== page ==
But, you see, I’ve been carrying it all along.  It didn’t just happen, of course, but it did take 3 years to realize it.  And, it’s not something that can be quantified that led me to this realization.  It came from the heart first.  My heart is full as I think about the impact of the student affairs educators have in the lives of students. My heart is full with the promise of a new academic year.  My heart is full as I recognize that I have the wisdom that comes with time and experience and a love of learning that will keep us continually looking for innovative ways to show we care for our students.  My heart is full because the work is bigger than me, bigger than any one person but it is in the work of student affairs that I, and so many others, can find a place where they fit in because they are being their true selves.

“Be a woman.  Seek and work only for what is life-sustaining. Don’t just change with the times, let the times change because you are present.  Make a difference.” –Mercy Amba Oduyoye

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Identity, Intersection, and Collision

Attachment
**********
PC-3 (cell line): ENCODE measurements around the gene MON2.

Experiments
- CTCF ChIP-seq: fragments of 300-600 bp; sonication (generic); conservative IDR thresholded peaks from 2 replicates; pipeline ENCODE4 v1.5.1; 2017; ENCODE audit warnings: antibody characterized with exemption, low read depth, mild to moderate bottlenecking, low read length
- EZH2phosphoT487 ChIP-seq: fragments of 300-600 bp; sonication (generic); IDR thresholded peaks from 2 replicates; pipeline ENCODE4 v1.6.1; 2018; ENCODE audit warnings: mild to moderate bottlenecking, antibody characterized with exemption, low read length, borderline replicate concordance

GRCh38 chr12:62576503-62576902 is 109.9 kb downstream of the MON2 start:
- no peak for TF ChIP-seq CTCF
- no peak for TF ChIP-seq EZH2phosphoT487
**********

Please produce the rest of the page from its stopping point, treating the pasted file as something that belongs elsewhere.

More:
by: Kathryn Kay Coquemont

India Arie’s “I Am Not My Hair” is a symbolic anthem communicating that people (particularly those from the Black/African American community) are more than the social identities we use as labels. She sings, “I am not my hair / I am not this skin / I am not your expectations, no / I am not my hair / I am not this skin / I am the soul that lives within”. Although many found these lyrics empowering, others were quick to point out that systemic oppression often does relegate people of color to embody a single dimensional identity. As a woman of color, my permitted identity is often determined by those with more privilege and power than I have. Every day, I navigate the world trying to determine if my racial or my gender identity is more salient in the current space I inhabit. I can only imagine and listen to stories about how much more difficult it is for women with additional marginalized identities to cope with social expectations. Continue reading Identity, Intersection, and Collision